Our daughter from the West Coast surprised her sisters and delighted us by flying in for the weekend to join the festivities and meet her new nephew and niece.
When I sat down, this is what I was about to type. However, there in front of me, on the screen, was a post on our local community email forum stating: “Leaving for Har Nof at 5 p.m. Does anyone need a ride?”
It was getting late, the plane was set to take off soon, and the boy had no idea what to do.
Given that the fever had already passed – and getting the medication down my fussy baby’s throat would be a challenge of its own – I finally decided to wait it out.
“Literally a few moments ago, while we were driving, a young boy pushed the emergency exit door of the bus by mistake and he fell out,” the driver continued.
Imagine my joy when, last year, I received an email from Linda saying that she would be coming to Israel for the first time in the fall of 2018.
I reminded him that the government had recently changed the rules and an appointment was now required.
Eli believes in reincarnation and rectifying the soul and he believes with a hundred percent certainty that this whole episode was part of his tikkun.
Naftali nodded solemnly. He put the envelope in a safe place and Moshe left, hoping sincerely that he had left his treasure with the right person.
He was so embarrassed! Here he didn’t even belong in the business class section, and he had inadvertently made an elderly passenger with legitimate rights to the cabin uncomfortable.
This was the Sixties, and they shared the ideals of their adolescent children. Pro-civil liberties, anti-war – the epitome of unaffiliated, liberal Jews.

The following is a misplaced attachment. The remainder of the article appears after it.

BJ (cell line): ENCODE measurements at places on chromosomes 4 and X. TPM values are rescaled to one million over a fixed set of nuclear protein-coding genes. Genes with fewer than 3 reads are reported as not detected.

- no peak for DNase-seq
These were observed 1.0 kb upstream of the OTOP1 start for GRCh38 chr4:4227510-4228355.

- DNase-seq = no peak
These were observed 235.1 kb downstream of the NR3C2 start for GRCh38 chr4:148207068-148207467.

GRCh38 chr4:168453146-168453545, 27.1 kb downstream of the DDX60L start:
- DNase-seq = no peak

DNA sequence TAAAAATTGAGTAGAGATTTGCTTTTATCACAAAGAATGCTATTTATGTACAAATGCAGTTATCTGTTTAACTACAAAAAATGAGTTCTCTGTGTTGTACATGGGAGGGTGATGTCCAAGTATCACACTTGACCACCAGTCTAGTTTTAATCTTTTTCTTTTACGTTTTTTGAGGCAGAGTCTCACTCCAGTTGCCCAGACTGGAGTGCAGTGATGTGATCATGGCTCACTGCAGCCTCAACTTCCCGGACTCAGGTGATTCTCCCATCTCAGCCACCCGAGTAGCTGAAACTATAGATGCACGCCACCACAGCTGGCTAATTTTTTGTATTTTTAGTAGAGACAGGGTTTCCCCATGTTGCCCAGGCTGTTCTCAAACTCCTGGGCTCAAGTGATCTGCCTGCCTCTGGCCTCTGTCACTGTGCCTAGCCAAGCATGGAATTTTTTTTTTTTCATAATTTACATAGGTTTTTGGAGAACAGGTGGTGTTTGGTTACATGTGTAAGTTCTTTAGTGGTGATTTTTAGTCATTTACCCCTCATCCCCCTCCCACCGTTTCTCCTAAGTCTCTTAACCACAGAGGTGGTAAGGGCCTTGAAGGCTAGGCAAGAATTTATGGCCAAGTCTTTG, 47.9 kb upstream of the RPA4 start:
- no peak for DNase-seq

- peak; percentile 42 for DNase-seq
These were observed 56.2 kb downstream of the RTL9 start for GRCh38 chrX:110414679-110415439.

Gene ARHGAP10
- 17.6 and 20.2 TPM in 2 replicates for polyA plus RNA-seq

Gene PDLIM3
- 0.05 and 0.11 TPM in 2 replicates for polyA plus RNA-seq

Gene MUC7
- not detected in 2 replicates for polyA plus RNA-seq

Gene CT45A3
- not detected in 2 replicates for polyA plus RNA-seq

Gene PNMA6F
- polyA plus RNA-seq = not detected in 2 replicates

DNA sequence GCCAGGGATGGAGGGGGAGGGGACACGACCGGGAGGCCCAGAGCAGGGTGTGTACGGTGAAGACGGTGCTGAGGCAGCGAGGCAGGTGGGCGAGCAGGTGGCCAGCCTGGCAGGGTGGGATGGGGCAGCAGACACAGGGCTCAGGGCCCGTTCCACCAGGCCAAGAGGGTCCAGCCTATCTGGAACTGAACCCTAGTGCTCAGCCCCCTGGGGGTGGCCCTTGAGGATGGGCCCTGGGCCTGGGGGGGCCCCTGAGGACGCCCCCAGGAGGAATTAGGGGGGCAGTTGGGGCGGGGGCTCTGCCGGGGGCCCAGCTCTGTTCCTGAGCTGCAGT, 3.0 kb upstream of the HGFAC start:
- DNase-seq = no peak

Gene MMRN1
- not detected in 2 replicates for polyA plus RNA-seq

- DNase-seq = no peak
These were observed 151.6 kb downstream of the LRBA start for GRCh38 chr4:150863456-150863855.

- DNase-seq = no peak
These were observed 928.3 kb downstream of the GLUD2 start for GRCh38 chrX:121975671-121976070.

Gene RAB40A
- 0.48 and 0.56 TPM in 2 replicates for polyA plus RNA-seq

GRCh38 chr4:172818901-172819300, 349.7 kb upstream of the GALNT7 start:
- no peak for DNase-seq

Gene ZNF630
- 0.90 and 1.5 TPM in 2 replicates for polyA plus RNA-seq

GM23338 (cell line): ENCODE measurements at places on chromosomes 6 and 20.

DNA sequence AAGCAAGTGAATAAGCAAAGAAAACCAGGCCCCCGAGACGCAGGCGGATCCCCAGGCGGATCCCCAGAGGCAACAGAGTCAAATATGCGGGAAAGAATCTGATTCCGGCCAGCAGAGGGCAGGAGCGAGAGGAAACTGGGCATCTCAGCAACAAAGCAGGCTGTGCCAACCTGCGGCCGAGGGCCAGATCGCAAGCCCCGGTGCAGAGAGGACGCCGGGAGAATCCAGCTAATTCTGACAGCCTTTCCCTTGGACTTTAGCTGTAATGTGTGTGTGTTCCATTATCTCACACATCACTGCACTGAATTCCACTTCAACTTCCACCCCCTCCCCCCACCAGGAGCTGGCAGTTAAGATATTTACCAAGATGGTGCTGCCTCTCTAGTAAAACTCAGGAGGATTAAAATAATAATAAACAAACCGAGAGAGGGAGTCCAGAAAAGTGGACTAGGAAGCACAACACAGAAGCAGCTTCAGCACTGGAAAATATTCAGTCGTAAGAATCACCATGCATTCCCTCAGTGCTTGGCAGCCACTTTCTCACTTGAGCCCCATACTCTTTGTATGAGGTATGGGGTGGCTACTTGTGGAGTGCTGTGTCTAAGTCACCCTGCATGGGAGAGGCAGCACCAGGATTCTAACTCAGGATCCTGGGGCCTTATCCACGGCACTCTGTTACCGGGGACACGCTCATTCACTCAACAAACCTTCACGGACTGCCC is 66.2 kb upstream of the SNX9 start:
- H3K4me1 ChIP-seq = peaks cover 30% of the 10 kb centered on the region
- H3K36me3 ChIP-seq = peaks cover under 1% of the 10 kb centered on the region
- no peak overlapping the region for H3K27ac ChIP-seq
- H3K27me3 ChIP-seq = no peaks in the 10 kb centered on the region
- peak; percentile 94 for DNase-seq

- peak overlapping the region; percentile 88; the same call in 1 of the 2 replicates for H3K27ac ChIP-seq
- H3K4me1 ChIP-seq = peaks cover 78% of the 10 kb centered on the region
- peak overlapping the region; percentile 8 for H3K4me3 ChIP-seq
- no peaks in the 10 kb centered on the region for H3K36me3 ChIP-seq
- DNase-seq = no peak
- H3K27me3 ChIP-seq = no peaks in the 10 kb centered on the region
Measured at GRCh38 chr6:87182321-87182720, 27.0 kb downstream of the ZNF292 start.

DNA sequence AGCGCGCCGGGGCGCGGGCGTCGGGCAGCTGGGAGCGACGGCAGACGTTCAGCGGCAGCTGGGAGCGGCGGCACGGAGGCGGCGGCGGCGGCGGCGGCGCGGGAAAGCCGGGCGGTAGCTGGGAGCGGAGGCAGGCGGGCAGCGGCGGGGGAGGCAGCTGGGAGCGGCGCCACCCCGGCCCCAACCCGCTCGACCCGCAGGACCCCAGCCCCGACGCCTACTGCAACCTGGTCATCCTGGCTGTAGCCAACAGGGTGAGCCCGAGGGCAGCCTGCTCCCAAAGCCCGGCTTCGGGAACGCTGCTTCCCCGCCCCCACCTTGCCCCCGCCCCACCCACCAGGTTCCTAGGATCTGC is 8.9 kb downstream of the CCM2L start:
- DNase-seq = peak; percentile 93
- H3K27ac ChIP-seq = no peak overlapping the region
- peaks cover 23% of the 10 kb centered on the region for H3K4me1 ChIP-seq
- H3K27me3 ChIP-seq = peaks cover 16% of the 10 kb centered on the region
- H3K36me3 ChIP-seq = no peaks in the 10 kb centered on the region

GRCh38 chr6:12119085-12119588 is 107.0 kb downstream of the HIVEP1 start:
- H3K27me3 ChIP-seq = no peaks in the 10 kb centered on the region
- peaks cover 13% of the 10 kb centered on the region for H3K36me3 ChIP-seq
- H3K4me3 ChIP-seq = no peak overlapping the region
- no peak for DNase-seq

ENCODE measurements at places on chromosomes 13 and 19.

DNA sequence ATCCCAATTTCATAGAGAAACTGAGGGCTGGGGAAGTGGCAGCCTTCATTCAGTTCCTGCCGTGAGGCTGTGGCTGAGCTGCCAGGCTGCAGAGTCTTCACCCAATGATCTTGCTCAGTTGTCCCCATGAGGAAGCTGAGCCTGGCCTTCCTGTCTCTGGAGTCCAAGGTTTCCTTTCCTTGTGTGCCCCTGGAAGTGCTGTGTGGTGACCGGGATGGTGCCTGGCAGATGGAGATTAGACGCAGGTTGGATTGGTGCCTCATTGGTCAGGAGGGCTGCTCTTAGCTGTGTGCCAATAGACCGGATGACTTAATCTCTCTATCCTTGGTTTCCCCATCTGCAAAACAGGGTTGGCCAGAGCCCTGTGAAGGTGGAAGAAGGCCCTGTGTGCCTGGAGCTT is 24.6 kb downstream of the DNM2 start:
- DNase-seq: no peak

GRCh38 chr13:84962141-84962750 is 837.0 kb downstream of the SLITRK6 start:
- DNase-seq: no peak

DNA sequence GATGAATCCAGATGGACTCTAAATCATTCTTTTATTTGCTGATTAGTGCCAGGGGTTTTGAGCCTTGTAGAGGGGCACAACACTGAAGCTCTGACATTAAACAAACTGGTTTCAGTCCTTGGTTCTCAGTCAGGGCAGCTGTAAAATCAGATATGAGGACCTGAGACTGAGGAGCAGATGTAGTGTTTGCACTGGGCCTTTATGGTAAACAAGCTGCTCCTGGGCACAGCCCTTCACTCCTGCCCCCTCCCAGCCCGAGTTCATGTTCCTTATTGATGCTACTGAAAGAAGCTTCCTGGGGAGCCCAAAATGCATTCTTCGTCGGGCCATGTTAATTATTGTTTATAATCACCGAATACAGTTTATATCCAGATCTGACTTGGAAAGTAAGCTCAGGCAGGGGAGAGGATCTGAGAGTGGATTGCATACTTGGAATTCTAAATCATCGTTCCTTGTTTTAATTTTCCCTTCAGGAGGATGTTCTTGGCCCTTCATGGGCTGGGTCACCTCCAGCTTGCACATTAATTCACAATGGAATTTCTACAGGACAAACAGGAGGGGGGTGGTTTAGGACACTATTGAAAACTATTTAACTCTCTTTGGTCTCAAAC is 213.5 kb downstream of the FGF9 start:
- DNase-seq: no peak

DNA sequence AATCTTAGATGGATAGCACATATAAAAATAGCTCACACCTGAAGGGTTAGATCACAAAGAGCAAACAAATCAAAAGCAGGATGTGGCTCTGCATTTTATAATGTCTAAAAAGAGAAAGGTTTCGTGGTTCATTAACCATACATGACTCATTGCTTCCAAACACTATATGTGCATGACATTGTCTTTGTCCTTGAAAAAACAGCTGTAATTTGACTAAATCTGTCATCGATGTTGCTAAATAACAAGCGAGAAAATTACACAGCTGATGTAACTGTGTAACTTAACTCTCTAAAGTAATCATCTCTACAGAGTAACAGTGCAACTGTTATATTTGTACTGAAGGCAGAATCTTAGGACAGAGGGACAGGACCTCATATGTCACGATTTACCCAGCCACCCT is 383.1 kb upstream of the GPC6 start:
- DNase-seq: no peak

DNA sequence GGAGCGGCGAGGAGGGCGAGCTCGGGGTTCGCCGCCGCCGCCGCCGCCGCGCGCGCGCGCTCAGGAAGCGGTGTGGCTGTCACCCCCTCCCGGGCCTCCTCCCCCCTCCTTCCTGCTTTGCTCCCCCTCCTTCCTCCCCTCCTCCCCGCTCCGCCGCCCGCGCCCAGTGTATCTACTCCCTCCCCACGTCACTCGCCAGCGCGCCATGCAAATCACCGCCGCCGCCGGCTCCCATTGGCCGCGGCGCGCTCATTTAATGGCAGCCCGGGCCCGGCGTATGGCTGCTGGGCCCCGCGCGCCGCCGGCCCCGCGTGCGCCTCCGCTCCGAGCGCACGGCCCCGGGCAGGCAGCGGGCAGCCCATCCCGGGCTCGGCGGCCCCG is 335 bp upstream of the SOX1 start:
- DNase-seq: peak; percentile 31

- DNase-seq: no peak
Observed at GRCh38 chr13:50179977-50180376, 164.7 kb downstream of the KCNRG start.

Our most recent attempt at sending two greeting cards to our children in the USA proved to be a comedy of errors if ever there was one.
They get on the bus and start explaining the situation, how long they've been waiting, how tired and stressed they are, how hard it is for everyone, especially the kids and the mothers with babies in their arms.
An outsider might expect that we would have moved out long ago, but we had put down roots there. We were educating our children there and it was where we intended to remain.
Hopefully this story will also strengthen our motivation to try to be mikarev a fellow Jew – even if it seems on the outside like it's a lost cause and there's no use in even trying.
It was the night of Motzei Shabbos before Rosh Hashana, and my husband and I were invited to a pidyon haben in Lawrence at...
Our daughter and son-in-law looked at each other for a second and then burst out laughing. They knew!
In Eretz Yisrael, it is customary not to remain in a house without a mezuzah for even one day. This placed the rav in a quandary. What were they to do?
Truth be told, my kavanah was often better in the privacy of my home.
The Hatzalah volunteers administered oxygen and got the family to the hospital. B’ezrat Hashem they will all be O.K.”
I endured a personal trial as I struggled to become a mother. In a community where just about every event is geared toward families, I felt the pain of not fitting in.
I never questioned why he insisted that we had to meet Naomi, and immediately acceded to his request. Yet when he had suggested that I write to the Lubavitcher Rebbe to ask for a bracha for children, I feared a negative response and refused.
Off my friend and I went to search for the skirt. After trying the regular racks, we decided to search the clearance rack, which was completely disorganized.
My son-in-law's parents live close by, so that was their first stop. But over a half-hour spent knocking with all their might yielded nothing but aching knuckles.
Rav Lieberman called the simcha hall to cancel their booking, but it wasn’t so simple to find another date at a suitable venue.